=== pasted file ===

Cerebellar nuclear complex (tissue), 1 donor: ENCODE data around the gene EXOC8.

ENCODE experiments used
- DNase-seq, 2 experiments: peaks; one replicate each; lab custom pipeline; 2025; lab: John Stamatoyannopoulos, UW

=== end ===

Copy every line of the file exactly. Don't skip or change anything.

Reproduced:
Cerebellar nuclear complex (tissue), 1 donor: ENCODE data around the gene EXOC8.

ENCODE experiments used
- DNase-seq, 2 experiments: peaks; one replicate each; lab custom pipeline; 2025; lab: John Stamatoyannopoulos, UW